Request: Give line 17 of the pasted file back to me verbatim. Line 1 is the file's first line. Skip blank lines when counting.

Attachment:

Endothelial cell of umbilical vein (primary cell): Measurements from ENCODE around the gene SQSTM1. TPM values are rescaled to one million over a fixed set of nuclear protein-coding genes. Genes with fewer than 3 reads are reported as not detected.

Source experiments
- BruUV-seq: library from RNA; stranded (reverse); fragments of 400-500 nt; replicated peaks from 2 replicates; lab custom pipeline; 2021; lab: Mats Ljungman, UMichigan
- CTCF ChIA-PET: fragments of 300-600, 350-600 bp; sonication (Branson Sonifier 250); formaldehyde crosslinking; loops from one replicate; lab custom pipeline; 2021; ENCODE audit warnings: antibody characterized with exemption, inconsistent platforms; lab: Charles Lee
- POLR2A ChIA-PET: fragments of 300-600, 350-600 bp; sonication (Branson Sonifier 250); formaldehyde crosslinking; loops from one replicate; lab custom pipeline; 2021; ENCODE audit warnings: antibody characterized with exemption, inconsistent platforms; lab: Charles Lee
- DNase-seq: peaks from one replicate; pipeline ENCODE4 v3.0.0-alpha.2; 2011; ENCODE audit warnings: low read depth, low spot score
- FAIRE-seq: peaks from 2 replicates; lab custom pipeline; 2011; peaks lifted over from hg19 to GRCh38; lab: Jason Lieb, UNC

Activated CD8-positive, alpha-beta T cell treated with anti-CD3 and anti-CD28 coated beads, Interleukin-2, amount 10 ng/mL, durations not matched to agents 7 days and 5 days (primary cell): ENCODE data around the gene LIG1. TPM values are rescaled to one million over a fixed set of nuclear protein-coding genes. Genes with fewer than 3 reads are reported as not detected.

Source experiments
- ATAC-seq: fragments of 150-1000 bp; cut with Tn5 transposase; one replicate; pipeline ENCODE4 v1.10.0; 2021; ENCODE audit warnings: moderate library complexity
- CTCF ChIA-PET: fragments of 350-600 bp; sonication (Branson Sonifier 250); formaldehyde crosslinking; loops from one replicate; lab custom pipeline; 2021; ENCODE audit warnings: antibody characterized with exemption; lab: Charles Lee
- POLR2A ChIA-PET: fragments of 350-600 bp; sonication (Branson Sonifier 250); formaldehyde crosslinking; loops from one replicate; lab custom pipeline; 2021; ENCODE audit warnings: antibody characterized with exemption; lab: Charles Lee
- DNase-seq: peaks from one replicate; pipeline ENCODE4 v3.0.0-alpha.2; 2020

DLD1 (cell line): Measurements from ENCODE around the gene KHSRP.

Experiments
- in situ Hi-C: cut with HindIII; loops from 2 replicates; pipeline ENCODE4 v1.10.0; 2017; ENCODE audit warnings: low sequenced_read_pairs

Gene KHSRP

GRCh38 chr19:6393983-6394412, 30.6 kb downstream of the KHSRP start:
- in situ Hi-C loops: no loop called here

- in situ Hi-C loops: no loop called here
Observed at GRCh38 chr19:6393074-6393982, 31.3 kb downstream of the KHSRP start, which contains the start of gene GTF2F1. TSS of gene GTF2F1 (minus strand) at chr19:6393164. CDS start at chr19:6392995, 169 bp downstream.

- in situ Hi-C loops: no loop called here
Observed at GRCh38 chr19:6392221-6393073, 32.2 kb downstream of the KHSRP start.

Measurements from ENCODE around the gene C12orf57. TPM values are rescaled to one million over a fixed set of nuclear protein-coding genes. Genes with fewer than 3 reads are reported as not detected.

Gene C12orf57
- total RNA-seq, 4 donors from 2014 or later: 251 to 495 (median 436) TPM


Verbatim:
Gene KHSRP